22       with the growth of our western stations we were able to
 23       come to the table to Telefilm and to the CTF with full
 24       national network trigger prices on -- I will give you
 25       one example.


  1  1090                 A completely conceived, written,
  2       produced, set in Vancouver brand new, fully expensive,
  3       regular $1.5 million an episode new Canadian drama.
  4       That project set in Vancouver did not pass the test of
  5       CTF and Telefilm, in part we believe because we don't
  6       provide national coverage.  We were disadvantaged to
  7       the CTVs and Globals, even though we were offering the
  8       same license fee, $232,500 per episode, which for a
  9       medium-size player like us is a monstrous number, that
 10       project was not successful and we were penalized
 11       because of our limited coverage and because we could
 12       not guarantee to them that as many Canadians would see
 13       it as if it played on the CTV.
 14  1091                 So we have put most of our resources
 15       in the area -- and there is a long list in our filing
 16       of extraordinary Canadian films from coast-to-coast
 17       where we have been able to effect some change, we have
 18       been able to help producers get money.  It is not a
 19       case of one is right and one is wrong, we have chosen
 20       to put our budgets and our hearts into the movies
 21       because we are at a funding disadvantage with the
 22       agencies at series.
 23  1092                 COMMISSIONER WYLIE:  This inability
 24       to get funds, would that be from the CTF?
 25  1093                 MS BOEHME:  Yes, it is.


  1  1094                 COMMISSIONER WYLIE:  And not because
  2       something was judged to be better, simply you didn't
  3       make the threshold requirements?
  4  1095                 MS BOEHME:  On the LFP side that is a
  5       complicated question.
  6  1096                 It is very simple just to cite an
  7       example.  Last week I had a conference call with
  8       Telefilm when the EIP Decisions came out, because the
  9       EIP is where the majority of the support does end up
 10       coming from.  At that point in time we had, out of
 11       eight projects, there was only one small digital movie
 12       out of Victoria that has received support.
 13  1097                 I asked them to review very briefly
 14       if there was a problem with our ranking and it was very
 15       clear and we all agreed that there is a systemic bias
 16       against non-national players.
 17  1098                 One portion, especially in an
 18       oversubscribed year like this one, one portion of the a
 19       analysis that the Telefilm people apply to the
 20       decisions that they make for projects to support, is
 21       very much geared towards the maximum number of eyeballs
 22       that those programs will receive.  They admitted and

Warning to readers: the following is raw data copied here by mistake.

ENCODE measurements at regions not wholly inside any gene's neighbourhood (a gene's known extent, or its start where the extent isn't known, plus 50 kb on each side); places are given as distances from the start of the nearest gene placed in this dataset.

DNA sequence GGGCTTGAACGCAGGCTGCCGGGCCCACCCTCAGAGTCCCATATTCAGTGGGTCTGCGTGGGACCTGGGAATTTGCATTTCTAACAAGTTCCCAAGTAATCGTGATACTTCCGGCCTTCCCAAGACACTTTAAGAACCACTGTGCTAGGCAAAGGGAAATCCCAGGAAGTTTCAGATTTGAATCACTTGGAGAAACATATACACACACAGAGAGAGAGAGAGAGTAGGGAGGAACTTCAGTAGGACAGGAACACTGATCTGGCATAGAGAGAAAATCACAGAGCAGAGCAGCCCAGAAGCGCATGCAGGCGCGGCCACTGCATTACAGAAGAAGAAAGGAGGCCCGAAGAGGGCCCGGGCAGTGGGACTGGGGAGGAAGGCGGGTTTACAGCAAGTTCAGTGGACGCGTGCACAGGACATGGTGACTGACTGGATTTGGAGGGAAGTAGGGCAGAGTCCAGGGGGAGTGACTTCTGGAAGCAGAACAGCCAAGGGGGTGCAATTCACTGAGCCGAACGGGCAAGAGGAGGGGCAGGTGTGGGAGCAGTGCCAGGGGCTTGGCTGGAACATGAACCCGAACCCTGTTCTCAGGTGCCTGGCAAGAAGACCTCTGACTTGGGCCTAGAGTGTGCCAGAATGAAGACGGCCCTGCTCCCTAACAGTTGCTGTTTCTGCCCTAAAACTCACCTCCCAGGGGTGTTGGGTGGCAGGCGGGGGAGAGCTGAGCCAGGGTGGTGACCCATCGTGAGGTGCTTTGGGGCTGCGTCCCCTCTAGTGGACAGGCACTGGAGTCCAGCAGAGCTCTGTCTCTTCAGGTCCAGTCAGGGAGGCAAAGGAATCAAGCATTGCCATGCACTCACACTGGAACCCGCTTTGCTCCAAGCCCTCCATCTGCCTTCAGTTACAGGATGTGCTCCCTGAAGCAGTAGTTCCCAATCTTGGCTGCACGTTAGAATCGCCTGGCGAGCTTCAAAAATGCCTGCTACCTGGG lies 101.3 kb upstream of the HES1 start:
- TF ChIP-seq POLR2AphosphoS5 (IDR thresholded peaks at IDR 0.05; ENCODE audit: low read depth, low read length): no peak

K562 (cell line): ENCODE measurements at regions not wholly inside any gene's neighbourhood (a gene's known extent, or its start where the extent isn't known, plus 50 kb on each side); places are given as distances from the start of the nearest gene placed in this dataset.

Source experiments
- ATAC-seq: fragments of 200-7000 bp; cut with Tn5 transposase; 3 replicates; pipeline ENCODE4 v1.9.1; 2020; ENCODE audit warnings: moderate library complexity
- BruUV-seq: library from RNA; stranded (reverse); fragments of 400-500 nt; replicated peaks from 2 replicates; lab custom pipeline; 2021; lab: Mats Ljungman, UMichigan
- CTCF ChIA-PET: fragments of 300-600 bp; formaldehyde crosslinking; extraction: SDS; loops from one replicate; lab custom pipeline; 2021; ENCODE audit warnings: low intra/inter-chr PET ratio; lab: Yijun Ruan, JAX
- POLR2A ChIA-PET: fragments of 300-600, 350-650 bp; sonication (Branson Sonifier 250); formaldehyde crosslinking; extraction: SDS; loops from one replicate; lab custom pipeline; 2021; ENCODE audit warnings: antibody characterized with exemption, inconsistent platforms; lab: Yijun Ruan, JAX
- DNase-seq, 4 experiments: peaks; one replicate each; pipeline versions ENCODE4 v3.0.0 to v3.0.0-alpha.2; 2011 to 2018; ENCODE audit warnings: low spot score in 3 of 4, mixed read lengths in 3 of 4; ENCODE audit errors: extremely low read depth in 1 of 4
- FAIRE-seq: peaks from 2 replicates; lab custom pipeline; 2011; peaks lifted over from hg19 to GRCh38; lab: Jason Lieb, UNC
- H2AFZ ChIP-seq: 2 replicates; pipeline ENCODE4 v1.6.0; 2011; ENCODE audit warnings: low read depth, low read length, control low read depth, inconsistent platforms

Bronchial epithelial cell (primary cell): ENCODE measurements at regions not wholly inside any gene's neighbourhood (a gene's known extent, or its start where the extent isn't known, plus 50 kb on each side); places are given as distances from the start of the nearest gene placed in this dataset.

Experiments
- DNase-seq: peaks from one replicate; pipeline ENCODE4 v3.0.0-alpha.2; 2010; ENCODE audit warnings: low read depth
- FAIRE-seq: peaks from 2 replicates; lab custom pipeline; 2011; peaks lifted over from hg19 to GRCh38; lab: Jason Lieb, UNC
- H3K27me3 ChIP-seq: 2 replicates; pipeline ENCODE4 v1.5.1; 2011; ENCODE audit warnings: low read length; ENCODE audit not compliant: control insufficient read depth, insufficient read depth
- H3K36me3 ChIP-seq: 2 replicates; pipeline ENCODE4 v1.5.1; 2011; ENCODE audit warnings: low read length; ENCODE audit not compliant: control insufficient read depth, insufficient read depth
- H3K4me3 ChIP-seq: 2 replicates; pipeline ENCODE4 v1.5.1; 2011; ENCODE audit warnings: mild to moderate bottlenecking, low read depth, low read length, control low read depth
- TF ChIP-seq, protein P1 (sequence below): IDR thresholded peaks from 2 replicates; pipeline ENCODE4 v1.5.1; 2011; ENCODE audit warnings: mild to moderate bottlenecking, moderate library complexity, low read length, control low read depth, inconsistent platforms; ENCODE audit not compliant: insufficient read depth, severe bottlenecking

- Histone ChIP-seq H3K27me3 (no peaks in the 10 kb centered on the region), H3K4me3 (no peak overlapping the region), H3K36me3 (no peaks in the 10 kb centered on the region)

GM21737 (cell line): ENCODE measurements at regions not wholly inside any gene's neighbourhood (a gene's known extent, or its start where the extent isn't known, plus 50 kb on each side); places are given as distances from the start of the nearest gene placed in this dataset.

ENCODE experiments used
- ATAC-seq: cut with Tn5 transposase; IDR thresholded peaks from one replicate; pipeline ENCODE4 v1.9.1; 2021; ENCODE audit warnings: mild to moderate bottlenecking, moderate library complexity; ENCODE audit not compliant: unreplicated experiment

23       agreed that there is a systemic bias against people who
 24       are not national players and we do not score points in
 25       that area that is equivalent to our competitors in the


  1       market.
  2  1099                 COMMISSIONER WYLIE:  Is there an
  3       avenue, formal or informal right now, to enter into any
  4       type of discourse with the funding agencies about these
  5       problems?
  6  1100                 MS BOEHME:  That was the sum of the
  7       call actually, is that they admit and recognize that
  8       there is a problem.  We have to have a dialogue to
  9       rewrite the rules in order to address this.
 10  1101                 COMMISSIONER WYLIE:  But you don't
 11       have representation on the board or any --
 12  1102                 MS BOEHME:  No.
 13  1103                 COMMISSIONER WYLIE:  -- avenue to
 14       engage with them?
 15  1104                 MR. SWITZER:  Not right now.  We are
 16       trying to take a more active role as a medium-sized
 17       player and, frankly, effect some change to reduce this
 18       bias.  We are hopeful, but it has been a struggle and
 19       it has to do with competing pressures from
 20       semi-independent producers.  It is a mess, frankly, and
 21       we are not happy and we must solve that problem.
 22  1105                 It complicates things when we are
 23       trying to talk about financing new series.  Paul
 24       Gratton has been very involved.
 25  1106                 Diane, if I can ask Paul to join


  1       our --
  2  1107                 MR. GRATTON:  Yes.  I was going to
  3       say, I have sat on the CTF Board in prior years.  I sit
  4       on the Independent Production Fund, which is the old
  5       McLean Hunter fund.  I also sit on the Feature Film
  6       Advisory Committee to Telefilm.
  7  1108                 This year there was a major crisis.
  8       I mean, demand far exceeded available funds.
  9  1109                 It is explicit in the Telefilm
 10       evaluation grid that priority, all other things being
 11       equal, will be given to those shows that can be exposed
 12       to the highest number of eyeballs.  So I think what we
 13       found this year was almost all the second tier players
 14       had their proposals rejected.
 15  1110                 Of course, with so many more licensed
 16       people all with conditions of licence, the number of
 17       proposals that came forward this year was almost double
 18       last year.  Last year there were enough funds for most
 19       of the drama requests.  This year a huge number of